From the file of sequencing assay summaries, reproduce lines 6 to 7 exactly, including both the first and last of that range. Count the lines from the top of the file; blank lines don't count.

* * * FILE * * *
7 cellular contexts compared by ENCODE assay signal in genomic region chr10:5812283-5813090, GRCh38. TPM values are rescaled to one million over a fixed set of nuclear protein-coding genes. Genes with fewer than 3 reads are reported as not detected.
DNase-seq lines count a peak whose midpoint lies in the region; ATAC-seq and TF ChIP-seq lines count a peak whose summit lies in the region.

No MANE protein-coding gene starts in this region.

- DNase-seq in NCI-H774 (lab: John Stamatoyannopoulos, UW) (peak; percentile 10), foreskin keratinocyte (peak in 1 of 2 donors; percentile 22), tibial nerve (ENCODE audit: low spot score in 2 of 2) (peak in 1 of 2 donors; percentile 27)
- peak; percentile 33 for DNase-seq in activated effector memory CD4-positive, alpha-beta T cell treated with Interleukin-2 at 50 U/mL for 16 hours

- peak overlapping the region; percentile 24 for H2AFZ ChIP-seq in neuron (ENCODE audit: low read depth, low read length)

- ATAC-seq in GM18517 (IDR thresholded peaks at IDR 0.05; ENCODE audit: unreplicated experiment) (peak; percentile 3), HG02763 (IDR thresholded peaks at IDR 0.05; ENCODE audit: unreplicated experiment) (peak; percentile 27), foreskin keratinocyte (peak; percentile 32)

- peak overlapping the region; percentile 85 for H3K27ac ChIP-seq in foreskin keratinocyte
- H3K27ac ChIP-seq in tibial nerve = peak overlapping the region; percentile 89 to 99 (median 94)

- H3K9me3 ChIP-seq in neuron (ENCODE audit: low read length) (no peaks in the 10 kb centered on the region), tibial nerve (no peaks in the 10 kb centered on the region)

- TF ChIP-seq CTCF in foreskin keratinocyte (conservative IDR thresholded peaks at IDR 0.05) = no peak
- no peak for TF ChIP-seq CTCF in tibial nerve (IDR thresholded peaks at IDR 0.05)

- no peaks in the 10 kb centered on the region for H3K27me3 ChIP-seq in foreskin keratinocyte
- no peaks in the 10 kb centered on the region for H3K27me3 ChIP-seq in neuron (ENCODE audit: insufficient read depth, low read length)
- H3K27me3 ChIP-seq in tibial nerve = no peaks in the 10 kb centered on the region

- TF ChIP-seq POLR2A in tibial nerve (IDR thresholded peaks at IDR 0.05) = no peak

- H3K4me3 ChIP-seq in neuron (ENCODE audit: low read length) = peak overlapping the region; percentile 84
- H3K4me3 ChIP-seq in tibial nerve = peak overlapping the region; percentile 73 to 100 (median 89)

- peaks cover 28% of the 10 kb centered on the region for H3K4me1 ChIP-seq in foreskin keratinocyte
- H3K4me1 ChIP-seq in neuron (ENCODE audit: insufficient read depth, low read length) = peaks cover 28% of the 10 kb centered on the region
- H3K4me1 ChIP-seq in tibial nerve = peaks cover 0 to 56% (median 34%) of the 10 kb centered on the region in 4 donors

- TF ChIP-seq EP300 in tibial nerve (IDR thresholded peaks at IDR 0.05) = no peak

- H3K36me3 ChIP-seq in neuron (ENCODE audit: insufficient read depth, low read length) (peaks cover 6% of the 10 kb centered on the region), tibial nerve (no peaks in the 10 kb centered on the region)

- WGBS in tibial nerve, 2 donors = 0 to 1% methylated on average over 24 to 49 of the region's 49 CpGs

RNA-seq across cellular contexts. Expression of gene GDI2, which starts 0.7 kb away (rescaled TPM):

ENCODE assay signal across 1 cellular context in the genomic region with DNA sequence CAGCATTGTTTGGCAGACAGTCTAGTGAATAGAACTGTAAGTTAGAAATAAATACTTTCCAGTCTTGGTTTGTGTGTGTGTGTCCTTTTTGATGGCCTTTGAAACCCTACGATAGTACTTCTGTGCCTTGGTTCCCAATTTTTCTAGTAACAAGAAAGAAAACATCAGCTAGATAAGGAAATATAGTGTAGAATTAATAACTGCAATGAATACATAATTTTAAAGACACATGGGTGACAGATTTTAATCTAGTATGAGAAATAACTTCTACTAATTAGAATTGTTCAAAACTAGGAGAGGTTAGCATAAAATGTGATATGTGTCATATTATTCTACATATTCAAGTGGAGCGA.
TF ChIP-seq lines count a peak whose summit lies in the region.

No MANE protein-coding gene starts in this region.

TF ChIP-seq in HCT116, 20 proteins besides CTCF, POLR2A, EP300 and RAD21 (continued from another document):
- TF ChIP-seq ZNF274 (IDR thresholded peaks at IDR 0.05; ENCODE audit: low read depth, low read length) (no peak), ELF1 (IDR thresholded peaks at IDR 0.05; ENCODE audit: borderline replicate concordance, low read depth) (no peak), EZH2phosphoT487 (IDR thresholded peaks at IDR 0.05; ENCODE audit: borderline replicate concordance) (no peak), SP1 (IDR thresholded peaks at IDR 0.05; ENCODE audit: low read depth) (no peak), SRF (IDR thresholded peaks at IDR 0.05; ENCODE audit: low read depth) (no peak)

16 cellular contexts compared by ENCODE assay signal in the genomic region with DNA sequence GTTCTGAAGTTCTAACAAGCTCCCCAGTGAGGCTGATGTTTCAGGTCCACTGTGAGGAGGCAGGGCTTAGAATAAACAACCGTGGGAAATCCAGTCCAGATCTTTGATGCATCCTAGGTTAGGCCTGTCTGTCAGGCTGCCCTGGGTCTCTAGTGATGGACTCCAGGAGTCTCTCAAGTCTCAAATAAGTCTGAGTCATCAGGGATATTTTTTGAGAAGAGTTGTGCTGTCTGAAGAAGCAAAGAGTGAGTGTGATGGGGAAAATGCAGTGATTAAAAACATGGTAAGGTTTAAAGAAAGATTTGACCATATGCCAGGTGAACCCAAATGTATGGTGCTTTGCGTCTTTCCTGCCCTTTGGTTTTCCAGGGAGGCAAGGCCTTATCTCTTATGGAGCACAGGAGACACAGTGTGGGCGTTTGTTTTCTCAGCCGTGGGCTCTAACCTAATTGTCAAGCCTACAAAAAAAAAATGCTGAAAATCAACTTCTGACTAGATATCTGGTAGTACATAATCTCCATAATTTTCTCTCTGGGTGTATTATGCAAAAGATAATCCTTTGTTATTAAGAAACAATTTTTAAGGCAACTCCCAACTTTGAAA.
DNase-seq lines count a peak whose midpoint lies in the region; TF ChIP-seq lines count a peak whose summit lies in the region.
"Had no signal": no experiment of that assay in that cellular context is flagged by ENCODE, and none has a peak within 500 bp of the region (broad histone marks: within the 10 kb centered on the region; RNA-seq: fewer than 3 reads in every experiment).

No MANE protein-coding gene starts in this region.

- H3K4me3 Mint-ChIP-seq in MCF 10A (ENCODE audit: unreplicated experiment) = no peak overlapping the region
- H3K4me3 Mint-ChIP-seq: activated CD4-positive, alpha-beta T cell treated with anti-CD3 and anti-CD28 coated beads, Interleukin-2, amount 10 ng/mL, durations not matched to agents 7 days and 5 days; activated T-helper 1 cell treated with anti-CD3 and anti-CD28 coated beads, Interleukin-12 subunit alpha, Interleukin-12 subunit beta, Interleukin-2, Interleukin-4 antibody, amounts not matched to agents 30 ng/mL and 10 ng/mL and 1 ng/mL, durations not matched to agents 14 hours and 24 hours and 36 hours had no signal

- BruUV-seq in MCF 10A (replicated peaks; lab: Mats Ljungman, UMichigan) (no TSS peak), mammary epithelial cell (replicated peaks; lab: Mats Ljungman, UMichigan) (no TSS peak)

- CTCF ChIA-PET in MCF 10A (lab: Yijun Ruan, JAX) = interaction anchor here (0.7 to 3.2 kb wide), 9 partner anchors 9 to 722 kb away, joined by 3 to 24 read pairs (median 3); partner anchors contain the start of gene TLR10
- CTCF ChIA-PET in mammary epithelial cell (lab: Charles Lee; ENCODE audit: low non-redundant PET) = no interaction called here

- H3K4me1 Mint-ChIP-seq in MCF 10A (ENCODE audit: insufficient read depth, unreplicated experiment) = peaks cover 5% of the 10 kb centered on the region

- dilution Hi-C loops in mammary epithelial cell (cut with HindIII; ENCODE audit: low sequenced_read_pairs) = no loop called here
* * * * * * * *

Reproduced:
- peak overlapping the region; percentile 24 for H2AFZ ChIP-seq in neuron (ENCODE audit: low read depth, low read length)

- ATAC-seq in GM18517 (IDR thresholded peaks at IDR 0.05; ENCODE audit: unreplicated experiment) (peak; percentile 3), HG02763 (IDR thresholded peaks at IDR 0.05; ENCODE audit: unreplicated experiment) (peak; percentile 27), foreskin keratinocyte (peak; percentile 32)